Holloway by Robert Macfarlane, Stanley Donwood and Dan Richards

Holloway by Robert Macfarlane, Stanley Donwood and Dan Richards is a short book, just 36 pages long, which was described as  A perfect miniature of a prose-poem of a book by William Dalrymple (Guardian). It was written in memory of Roger Deakin, the environmental and nature writer.

Macfarlane, Donwood and Richards travelled to the Chideock Valley in Dorset, in search of a particular holloway which features in Geoffrey Household’s book Rogue Male. A holloway is a sunken pathway, due to the make-up of the chalky soil there and the many generations of foot and hoof fall the land has dropped dramatically over the years. In the past such places have been used by people who were hiding out from the authorities, such as Roman Catholic priests in Elizabethan times.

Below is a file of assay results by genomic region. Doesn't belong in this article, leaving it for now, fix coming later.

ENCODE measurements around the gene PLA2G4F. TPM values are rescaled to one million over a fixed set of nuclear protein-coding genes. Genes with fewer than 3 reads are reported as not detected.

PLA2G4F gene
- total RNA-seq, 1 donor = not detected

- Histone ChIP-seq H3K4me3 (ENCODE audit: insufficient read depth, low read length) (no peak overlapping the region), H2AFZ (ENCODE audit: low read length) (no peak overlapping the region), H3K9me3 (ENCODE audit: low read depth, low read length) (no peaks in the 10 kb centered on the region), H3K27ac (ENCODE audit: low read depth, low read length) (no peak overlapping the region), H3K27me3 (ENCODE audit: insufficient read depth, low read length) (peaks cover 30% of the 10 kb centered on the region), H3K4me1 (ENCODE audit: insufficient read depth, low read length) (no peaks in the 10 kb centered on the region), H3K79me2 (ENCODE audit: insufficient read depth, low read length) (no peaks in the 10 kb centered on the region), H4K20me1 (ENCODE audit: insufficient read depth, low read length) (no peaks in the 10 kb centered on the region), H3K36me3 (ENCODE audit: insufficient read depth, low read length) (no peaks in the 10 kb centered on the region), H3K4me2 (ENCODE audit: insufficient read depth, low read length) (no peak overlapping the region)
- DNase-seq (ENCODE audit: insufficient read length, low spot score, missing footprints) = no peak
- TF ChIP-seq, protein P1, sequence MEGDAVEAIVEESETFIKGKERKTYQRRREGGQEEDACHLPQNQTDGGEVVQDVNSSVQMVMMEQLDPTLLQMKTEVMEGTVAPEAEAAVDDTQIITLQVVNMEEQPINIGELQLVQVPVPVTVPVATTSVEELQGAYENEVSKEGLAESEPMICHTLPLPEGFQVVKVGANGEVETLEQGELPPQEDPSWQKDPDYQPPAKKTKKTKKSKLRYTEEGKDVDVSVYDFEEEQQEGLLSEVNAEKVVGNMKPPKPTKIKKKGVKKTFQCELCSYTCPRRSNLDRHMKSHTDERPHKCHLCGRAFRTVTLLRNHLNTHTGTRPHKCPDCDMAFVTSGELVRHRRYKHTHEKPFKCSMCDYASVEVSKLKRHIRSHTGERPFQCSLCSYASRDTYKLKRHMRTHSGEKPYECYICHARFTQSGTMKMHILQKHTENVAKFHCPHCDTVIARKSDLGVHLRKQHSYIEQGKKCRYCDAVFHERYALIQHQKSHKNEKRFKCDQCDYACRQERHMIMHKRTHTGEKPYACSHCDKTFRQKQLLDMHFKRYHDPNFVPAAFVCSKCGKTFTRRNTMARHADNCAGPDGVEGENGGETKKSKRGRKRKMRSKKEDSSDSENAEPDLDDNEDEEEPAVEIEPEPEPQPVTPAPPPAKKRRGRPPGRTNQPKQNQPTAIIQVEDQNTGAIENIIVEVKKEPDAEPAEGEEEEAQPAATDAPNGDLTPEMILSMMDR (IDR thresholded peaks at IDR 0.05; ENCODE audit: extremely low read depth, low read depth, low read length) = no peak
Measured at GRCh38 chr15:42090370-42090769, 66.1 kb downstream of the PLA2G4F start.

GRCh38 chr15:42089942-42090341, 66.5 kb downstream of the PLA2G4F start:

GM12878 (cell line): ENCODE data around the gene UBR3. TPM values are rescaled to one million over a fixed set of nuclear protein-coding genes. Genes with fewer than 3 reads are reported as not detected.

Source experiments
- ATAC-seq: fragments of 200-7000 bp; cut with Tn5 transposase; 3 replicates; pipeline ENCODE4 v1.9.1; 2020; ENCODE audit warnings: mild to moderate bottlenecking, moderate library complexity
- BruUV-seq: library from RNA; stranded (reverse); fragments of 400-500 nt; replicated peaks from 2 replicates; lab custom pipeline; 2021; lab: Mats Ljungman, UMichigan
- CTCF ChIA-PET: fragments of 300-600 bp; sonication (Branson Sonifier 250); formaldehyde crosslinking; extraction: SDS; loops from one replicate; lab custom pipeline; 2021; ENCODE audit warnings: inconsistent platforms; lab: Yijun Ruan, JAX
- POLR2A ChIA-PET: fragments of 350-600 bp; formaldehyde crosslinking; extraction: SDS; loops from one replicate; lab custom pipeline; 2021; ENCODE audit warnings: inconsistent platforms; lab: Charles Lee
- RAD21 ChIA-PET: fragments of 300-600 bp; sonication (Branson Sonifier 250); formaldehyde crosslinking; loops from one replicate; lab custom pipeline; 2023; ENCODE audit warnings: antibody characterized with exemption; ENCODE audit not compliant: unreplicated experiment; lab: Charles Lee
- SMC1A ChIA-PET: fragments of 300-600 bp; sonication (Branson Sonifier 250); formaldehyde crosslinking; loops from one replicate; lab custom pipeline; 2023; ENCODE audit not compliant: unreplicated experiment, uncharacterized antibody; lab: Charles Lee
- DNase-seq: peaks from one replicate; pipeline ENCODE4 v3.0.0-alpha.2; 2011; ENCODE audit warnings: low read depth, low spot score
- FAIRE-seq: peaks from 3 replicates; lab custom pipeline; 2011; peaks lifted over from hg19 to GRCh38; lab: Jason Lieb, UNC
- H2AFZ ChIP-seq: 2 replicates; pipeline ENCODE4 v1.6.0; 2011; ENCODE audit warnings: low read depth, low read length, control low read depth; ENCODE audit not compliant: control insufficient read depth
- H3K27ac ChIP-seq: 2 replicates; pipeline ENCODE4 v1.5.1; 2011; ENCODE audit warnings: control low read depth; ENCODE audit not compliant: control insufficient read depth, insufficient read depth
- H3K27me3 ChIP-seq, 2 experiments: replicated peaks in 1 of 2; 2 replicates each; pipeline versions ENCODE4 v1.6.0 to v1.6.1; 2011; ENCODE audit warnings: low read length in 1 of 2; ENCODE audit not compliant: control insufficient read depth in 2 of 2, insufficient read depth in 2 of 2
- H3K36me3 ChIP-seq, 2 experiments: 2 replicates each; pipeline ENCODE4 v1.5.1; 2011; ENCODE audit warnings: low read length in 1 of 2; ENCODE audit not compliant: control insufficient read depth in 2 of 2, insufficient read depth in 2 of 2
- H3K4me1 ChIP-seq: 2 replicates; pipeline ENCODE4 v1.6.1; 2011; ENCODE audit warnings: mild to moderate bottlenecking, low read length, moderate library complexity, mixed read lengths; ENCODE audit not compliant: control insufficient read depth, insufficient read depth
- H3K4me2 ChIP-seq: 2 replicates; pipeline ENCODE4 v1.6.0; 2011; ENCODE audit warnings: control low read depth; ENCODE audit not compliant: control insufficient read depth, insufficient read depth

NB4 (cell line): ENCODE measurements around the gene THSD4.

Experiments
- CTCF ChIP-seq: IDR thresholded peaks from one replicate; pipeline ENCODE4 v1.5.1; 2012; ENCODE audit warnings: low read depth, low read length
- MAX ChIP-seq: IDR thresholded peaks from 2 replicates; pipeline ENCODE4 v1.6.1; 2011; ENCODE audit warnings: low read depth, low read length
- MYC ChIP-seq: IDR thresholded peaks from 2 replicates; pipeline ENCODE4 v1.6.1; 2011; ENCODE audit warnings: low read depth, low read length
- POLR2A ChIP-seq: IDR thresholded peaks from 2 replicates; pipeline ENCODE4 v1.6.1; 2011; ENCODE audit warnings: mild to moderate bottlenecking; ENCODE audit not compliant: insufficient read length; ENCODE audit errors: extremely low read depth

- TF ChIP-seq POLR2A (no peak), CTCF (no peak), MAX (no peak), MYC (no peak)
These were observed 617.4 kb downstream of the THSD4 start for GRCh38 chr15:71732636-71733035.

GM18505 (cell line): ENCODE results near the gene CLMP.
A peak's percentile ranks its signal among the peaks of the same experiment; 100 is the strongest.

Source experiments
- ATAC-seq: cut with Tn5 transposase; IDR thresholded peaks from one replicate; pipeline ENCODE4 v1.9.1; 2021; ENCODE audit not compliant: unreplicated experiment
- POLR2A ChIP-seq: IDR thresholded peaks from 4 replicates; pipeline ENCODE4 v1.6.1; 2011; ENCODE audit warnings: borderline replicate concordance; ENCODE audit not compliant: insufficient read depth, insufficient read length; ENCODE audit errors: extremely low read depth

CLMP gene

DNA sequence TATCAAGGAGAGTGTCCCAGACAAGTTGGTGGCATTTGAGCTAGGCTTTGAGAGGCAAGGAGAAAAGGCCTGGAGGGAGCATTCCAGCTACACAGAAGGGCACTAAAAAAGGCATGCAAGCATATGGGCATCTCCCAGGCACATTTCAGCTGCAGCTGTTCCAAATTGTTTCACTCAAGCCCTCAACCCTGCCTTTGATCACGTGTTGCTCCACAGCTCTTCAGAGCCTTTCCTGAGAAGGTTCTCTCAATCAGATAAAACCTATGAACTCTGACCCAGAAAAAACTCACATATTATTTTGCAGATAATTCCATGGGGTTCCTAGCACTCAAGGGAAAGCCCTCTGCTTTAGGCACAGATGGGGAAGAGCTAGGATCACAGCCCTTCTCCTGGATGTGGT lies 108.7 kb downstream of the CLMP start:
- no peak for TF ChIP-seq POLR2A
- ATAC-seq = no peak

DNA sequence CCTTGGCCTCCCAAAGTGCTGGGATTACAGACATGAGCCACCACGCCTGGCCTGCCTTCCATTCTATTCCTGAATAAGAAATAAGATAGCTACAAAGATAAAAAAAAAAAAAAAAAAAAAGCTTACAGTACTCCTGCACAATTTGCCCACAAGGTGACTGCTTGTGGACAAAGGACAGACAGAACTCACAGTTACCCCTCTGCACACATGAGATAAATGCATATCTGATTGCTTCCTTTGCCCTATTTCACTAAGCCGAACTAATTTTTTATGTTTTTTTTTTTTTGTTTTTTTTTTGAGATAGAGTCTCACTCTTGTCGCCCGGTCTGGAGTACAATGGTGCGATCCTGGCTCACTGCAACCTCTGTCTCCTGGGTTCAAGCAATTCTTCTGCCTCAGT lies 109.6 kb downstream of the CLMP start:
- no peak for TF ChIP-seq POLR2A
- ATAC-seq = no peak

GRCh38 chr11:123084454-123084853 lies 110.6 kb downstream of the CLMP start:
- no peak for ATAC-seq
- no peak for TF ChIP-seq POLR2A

Robert Macfarlane had previously gone on the same journey with his friend Roger Deakin, and this re-run was a sort of homage to their friend. It turned out to be a bit of a strange and slightly spooky journey, but it’s an entertainng informative read, with atmospheric illustrations by Stanley Donwood.  I borrowed this book from the library.

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